The Yes Men, artists who practice ‘identity correction’ by appearing as high-powered spokespersons of corporations, were most noted for their series of press releases on Monday, December 14, 2009. Teamed with Thierry Geoffroy, a.k.a The Colonel, and headquartered at Gallery Poulsen, the Yes Men created what was likely the most effective and affective of actions, where this performance/protest integration was most clear. They called into question   Canadian environmental policy through a series of official-seeming statements that were authentic enough to fool news organizations for a number of hours during the day. This temporary hijacking of political identity no longer relies on the representational visual articulations we see in the National Gallery.  Instead this direct, subversive action on the behalf of the natural world–using the authentic voice of the Canadian government–represents nature back to man through advocacy, rather than through symbols.

The New Life Festival, organized by Wooloo.org, did not produce or display art itself, but enabled the hosting and accommodation of visitors in Danish homes. It arranged housing for over 3,000 artists and activists during COP15. This allowed many people who otherwise could not afford to be present to  observe this moment in history. The New Life Festival also addressed perceptions of Denmark’s closed-off society. Primarily documented with guest books meant to help the guests and host families get to know one another, this project has completely forfeited aesthetic representational work, symbolism or synecdoche. Instead it has enabled direct representation, articulating a peopled mass by enabling it to gather.

Along with the ambitious collection of interviews by Open Dialogues, a literary UK collective, the ecological burial contracts from the Danish art group Superflex, and the anti-Coca Cola campaign from the Yes Men, these projects define success through congregation and collective energy in defense of the natural world. Working in the name of art, they give voice to two key entities absent from COP15: planet and people.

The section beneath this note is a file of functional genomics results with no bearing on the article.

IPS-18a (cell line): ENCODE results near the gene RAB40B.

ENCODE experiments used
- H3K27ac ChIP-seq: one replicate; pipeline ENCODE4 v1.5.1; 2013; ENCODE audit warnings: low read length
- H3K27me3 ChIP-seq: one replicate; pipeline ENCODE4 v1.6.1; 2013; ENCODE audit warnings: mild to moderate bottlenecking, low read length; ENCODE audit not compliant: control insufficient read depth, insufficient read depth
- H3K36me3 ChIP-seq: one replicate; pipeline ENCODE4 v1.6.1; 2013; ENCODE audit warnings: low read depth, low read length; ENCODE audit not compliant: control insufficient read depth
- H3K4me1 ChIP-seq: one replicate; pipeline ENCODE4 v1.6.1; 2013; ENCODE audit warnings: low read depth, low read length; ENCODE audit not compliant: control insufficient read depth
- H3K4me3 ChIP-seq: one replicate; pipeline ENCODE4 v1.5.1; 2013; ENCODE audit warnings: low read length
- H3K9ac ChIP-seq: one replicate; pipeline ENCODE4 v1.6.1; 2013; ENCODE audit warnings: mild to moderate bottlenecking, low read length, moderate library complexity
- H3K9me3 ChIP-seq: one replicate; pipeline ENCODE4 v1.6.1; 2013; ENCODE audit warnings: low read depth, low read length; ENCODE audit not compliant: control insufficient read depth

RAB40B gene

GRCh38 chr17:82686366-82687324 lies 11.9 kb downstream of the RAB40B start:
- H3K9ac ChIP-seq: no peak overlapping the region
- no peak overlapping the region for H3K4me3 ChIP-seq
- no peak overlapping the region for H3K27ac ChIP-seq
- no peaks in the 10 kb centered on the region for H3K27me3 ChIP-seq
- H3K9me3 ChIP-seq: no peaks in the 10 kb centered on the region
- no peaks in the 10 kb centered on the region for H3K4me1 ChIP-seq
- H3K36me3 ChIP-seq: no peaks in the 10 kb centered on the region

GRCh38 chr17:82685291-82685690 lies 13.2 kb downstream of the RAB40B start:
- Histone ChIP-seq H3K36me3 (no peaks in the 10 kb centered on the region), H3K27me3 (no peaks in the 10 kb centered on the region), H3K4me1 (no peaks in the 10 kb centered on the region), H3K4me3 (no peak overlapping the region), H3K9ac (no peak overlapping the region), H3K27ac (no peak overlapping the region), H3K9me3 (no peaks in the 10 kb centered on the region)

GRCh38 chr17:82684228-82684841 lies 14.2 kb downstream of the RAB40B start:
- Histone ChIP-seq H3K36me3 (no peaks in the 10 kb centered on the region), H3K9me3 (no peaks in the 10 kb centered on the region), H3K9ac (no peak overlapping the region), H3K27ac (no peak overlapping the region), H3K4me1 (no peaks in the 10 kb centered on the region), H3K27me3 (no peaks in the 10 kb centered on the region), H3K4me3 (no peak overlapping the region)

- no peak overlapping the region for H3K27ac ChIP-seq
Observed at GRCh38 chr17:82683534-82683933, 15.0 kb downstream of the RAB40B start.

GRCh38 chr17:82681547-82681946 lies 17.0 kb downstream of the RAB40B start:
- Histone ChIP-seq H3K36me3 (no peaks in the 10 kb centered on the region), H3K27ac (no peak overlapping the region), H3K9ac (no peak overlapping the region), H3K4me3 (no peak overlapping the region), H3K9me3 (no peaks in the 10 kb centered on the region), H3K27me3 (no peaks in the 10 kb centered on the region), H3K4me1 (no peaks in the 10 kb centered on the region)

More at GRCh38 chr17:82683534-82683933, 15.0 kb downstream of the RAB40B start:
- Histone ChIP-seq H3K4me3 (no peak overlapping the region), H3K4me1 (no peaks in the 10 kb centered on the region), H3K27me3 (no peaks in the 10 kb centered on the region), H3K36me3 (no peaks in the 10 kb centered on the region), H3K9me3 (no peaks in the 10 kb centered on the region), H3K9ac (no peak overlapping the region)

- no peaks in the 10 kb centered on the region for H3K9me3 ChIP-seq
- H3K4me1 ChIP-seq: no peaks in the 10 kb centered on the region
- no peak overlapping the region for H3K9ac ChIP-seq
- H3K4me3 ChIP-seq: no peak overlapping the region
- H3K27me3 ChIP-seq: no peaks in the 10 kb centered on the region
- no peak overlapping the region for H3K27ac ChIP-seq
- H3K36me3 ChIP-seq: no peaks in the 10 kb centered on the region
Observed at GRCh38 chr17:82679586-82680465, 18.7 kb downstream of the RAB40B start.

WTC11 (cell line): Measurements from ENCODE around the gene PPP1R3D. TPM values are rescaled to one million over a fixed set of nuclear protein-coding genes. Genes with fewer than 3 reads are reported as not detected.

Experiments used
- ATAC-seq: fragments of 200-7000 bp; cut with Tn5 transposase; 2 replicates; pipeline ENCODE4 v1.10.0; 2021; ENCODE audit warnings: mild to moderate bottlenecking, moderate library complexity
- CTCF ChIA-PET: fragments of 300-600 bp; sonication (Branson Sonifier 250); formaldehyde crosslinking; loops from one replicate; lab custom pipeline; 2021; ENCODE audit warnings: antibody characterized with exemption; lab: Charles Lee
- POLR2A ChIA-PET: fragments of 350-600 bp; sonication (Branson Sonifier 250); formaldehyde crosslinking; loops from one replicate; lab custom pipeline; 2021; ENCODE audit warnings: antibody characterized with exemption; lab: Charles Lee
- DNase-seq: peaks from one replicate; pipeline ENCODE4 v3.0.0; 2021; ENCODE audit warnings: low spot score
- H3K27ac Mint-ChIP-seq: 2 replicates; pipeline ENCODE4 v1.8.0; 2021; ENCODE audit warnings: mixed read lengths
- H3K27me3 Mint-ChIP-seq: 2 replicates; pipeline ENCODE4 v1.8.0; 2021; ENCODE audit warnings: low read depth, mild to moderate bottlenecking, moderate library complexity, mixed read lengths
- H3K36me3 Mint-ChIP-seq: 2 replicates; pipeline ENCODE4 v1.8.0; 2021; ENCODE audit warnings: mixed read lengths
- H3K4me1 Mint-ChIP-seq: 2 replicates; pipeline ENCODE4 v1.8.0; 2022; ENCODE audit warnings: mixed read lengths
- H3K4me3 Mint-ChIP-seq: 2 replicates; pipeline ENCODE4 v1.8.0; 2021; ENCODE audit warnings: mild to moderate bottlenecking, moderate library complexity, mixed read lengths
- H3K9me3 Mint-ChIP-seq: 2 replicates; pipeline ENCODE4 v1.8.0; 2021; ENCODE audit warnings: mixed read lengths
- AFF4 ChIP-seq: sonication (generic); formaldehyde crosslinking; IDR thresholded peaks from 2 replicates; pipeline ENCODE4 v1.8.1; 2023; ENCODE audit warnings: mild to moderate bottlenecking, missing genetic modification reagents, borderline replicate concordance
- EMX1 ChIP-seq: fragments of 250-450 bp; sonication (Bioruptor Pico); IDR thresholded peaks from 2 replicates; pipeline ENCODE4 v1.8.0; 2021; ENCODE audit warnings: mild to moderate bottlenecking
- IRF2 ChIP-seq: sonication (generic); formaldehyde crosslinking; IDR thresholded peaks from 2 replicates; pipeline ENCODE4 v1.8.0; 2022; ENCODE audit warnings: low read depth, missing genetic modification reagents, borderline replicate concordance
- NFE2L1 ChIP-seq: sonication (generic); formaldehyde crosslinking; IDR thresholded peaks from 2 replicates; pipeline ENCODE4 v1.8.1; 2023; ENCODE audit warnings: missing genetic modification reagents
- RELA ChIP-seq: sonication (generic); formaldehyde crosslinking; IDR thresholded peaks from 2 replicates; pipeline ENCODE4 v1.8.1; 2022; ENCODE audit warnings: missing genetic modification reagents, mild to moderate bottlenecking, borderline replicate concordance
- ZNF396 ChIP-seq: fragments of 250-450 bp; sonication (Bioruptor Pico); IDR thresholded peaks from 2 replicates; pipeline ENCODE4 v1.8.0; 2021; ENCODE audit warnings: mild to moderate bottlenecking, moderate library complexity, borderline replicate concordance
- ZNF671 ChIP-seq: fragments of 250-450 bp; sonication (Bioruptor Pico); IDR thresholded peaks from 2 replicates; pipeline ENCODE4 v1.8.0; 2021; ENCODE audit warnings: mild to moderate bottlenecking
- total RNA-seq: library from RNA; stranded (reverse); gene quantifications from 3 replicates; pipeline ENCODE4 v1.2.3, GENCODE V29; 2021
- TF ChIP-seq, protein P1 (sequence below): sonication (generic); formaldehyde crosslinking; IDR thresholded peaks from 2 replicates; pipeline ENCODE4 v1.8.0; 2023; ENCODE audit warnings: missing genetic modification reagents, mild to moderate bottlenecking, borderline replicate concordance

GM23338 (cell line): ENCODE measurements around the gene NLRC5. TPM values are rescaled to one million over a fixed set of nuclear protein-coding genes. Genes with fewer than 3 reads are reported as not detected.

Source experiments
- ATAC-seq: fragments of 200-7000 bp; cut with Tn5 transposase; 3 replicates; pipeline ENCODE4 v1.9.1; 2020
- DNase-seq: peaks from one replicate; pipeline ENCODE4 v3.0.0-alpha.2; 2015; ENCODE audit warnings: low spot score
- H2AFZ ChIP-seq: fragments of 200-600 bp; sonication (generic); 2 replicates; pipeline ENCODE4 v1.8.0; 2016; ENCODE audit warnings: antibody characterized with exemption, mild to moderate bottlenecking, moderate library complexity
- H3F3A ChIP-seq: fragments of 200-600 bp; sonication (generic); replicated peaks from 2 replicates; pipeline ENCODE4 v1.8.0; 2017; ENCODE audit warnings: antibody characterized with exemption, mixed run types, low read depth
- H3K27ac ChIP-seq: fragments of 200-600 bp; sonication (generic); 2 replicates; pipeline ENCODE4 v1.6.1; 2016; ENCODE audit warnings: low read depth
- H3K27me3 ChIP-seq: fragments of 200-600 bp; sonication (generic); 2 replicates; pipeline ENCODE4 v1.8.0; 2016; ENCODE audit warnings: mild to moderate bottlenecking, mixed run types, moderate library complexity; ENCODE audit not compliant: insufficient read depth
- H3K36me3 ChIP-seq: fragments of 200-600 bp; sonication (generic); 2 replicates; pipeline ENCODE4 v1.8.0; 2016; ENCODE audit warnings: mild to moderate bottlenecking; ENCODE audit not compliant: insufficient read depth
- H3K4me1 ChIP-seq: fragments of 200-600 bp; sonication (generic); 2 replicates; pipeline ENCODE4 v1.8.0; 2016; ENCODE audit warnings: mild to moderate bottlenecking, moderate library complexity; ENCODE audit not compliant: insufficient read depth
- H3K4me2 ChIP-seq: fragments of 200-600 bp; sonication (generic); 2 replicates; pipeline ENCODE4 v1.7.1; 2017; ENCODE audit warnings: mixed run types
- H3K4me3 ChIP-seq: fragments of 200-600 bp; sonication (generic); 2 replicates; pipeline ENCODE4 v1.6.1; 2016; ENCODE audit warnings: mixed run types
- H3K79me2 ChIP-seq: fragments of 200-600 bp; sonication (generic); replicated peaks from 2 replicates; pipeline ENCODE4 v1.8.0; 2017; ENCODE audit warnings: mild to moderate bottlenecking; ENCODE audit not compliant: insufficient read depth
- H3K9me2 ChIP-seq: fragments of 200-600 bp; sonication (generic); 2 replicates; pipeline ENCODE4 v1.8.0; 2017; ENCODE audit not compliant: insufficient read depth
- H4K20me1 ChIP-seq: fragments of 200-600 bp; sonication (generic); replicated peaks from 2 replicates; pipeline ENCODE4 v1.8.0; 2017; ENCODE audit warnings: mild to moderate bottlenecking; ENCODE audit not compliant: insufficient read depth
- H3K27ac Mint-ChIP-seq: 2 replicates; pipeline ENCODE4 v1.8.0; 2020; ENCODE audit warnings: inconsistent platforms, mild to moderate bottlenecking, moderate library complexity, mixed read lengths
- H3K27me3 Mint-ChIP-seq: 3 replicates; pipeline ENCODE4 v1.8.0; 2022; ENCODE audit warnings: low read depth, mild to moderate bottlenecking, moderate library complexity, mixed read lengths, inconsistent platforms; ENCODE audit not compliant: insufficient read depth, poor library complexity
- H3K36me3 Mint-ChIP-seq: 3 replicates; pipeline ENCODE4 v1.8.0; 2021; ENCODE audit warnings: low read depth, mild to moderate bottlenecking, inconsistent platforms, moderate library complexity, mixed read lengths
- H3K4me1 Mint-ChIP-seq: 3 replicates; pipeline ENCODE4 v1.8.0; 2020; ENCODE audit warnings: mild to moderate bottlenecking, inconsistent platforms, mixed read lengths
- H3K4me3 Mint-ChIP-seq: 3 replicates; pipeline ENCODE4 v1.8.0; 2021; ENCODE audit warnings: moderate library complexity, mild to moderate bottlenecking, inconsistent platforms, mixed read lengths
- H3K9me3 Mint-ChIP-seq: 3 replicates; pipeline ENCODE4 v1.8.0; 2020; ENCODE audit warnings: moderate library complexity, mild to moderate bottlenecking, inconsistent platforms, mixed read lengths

REPRESENTING SUCCESS IN REPRESENTATIVE FAILURE

In light of what is widely regarded as the failure of COP15 itself, having been unable to reach a binding agreement politically, there is hope and elements of success to which the arts can speak. Closing the Bella Center to NGOs, and the addition of a second credentialing process (meant to remove non-political dialogue from the meetings), underscores this ‘success’. That decision reflects a perceived threat from those who did not represent a political body’s or a nation’s political interest: the people in support of the natural world itself. This group that threatens the political process is the success of these two weeks in Copenhagen. It is a group from around the globe, from all walks of life, which is made of people that are as varied as the ways a changing climate will affect them, and which is reified by gathering and identifying itself as a mass en masse.